However, it should be noted that although these scenes may represent “boredom,” they work neither passively nor lethargically in the context of the film as a whole. Rather, they literally function to cease, interrupt, or annul, if temporarily, the accelerated rhythms of fast-changing urban montages, which “quickly passes by in segmented one second intervals”. As relatively durational and motionless scenes are inserted from time to time, audiences actually take moments of pause from the overload of senses provided by The Meaning of 1/24 Second. Then, wouldn’t it be possible to read the sense of boredom performed by Chung Chan-seung as less a nihilistic or passive enervation than an active or proactive blockage of energies, a defense mechanism or avoidance behavior? If so, new meanings are given to certain scenes of the film. Considering such actions of the protagonist in this film as deliberately repeated and exaggerated yawns, staring at the camera, and posing as if competing with Samil elevated expressway or Sewoon sangga, all of which dramatize the sustaining of subjectivity rather than simply its loss. In this respect, ‘boredom’ in this film can be best understood in terms of anger, refusal and dissatisfaction rather than of frustration, lethargy and fatigue. It is not quite a mental illness of urbanites, and more of a prevention or cure to such illness. Also, rather than a surrender to stimulation by new things, it looks like an attitude of active and preemptive interruption to it. In this sense, The Meaning of 1/24 Second becomes a nuanced commentary, if not an outright critique, of the Seoul of its time. Through rhetorical devices—ceasing, blocking, pausing and interrupting—this film intervenes in the urban imaginaries of Seoul in the late 1960s, in which terms like “flow”, “function”, “prospect” and “order” reigned supreme. It does not raise objections to such changes. However, it denies the expectations that are overlaid with.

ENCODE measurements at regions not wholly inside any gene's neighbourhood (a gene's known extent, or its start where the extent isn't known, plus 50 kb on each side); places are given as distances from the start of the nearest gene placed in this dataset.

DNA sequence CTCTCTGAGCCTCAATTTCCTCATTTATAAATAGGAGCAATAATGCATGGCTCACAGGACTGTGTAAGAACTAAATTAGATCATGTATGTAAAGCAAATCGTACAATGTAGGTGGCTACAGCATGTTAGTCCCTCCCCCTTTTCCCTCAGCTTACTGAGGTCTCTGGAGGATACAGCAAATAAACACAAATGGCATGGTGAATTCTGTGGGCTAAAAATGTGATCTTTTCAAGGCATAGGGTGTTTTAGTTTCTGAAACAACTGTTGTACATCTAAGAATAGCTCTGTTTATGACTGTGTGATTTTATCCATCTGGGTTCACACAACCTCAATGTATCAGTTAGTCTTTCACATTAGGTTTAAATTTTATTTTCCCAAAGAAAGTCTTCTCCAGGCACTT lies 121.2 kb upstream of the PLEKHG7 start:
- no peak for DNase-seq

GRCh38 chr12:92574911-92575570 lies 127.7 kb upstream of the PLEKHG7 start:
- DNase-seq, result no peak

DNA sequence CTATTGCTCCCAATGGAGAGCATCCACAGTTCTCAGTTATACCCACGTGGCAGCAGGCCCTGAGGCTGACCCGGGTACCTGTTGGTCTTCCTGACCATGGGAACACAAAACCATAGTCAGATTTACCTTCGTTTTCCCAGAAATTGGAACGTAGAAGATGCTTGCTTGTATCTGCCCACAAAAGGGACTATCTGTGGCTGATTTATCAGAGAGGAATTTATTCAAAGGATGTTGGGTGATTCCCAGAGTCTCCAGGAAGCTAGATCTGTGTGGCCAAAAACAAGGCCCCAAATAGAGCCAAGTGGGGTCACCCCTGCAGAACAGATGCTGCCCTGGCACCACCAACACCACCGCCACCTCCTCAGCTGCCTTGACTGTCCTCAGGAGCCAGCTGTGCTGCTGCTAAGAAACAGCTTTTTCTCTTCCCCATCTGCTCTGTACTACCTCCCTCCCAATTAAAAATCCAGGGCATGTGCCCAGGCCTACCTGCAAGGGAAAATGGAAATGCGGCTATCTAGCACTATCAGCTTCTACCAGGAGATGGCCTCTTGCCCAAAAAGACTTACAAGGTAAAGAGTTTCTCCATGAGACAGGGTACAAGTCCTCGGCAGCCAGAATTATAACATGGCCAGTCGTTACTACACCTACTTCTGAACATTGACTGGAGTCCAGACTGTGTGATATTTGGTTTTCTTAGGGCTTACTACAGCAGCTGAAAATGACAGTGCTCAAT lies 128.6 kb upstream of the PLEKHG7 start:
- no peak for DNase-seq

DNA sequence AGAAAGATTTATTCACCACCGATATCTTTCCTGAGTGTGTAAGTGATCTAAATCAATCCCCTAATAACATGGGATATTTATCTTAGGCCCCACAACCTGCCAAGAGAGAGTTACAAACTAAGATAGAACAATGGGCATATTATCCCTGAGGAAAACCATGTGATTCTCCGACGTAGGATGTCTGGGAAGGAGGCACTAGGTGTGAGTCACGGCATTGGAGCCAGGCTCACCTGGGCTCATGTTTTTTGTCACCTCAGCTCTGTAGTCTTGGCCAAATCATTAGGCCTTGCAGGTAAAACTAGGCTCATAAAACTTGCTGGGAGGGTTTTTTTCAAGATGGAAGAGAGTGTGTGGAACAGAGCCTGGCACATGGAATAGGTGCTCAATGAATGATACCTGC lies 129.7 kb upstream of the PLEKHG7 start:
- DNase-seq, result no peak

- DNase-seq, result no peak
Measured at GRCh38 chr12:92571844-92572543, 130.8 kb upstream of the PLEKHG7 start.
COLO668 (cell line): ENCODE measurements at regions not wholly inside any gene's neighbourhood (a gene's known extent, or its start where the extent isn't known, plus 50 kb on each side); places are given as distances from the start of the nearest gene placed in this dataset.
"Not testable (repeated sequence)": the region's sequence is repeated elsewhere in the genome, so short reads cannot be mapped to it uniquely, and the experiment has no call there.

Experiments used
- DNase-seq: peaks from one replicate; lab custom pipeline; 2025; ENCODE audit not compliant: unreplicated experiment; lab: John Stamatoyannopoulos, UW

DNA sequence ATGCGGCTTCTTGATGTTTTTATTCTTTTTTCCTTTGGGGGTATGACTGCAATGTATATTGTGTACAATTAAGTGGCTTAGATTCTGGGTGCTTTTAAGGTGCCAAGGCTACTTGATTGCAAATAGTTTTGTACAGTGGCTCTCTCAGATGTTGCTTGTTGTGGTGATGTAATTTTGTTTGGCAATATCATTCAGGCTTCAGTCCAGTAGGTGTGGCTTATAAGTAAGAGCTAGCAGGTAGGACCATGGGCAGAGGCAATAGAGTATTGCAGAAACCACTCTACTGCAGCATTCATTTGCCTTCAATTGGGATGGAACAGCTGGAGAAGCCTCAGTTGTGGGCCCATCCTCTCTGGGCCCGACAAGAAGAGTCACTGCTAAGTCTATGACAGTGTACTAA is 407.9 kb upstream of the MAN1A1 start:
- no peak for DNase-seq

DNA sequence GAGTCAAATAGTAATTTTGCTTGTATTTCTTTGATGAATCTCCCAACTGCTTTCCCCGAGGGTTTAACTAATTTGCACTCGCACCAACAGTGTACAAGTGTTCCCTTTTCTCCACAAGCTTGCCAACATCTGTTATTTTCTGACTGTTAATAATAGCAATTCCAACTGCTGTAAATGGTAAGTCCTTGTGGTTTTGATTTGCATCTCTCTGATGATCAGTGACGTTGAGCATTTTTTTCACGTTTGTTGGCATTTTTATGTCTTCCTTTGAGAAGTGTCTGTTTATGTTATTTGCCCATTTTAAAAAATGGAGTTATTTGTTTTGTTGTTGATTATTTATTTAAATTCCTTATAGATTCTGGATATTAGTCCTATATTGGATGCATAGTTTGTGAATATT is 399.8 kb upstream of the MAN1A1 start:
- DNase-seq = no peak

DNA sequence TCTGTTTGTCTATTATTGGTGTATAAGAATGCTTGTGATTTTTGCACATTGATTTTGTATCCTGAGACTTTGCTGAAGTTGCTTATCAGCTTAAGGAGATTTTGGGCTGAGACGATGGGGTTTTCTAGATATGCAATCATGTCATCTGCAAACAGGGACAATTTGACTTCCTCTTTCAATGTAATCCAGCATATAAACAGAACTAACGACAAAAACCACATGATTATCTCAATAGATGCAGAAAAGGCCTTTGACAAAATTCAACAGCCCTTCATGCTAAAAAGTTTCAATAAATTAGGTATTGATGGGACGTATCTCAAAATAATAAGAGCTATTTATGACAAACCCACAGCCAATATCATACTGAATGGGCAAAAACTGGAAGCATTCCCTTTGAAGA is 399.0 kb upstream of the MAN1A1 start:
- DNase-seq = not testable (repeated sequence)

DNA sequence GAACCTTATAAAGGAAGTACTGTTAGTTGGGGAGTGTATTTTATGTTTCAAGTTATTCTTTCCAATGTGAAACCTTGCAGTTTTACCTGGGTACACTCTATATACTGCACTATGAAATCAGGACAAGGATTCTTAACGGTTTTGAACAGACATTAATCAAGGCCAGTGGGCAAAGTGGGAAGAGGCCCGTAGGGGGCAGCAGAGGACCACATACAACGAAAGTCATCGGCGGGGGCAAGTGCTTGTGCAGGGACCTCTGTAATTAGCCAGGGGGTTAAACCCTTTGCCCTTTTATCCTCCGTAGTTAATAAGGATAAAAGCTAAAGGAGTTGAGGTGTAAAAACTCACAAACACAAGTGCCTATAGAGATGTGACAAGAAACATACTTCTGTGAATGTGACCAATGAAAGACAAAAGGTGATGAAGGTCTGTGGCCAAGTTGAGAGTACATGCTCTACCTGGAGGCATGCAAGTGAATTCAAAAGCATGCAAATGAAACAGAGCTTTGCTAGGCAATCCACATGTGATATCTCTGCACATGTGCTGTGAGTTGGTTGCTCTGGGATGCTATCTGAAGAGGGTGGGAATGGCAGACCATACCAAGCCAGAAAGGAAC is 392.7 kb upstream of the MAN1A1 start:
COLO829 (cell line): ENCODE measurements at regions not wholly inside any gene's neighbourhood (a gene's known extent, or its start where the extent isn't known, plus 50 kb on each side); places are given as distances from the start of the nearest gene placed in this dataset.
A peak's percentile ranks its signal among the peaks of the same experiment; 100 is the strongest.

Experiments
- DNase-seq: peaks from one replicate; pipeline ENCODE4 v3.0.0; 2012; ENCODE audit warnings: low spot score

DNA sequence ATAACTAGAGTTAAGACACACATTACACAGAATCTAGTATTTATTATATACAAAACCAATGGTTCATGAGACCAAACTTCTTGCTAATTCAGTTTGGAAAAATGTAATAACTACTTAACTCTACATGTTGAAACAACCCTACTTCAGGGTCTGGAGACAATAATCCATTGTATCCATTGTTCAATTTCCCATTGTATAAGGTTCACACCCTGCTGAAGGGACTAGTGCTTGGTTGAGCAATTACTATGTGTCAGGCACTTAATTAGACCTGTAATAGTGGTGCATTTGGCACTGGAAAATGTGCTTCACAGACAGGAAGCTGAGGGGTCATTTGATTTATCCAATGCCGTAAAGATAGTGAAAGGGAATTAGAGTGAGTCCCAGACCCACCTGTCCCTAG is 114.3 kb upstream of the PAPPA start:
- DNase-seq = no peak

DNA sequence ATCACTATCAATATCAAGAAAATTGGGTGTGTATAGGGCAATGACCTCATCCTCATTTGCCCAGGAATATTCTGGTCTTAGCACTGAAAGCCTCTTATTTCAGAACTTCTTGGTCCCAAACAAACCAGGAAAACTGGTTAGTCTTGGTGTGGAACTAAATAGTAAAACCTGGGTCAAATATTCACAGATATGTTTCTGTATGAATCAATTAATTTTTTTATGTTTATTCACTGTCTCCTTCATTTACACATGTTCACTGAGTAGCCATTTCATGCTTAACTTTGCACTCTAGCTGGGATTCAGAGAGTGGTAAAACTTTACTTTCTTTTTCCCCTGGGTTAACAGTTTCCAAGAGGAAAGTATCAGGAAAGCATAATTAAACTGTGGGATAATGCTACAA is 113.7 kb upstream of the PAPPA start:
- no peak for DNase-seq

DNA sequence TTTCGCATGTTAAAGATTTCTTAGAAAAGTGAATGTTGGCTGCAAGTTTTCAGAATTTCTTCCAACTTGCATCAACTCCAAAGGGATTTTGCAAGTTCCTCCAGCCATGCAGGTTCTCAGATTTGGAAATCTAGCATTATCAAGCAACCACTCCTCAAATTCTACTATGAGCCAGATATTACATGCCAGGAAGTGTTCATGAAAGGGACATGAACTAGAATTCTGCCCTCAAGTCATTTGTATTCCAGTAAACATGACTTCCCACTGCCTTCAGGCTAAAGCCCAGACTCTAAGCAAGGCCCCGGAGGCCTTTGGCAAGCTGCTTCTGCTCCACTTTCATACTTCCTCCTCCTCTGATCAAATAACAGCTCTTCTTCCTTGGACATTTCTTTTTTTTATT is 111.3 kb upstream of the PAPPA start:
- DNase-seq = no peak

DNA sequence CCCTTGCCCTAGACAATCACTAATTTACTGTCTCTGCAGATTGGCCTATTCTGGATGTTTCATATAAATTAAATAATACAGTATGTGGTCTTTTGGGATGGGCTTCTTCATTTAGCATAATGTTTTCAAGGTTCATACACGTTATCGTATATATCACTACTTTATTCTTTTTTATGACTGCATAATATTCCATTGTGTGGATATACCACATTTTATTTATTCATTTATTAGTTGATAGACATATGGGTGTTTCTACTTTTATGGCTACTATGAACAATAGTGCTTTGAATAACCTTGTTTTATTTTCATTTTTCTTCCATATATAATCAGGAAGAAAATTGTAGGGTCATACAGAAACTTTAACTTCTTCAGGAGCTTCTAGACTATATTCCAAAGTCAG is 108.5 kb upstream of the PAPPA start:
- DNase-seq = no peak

4 Kim Ku-lim’s Photo-Collage and the Dysfunctional City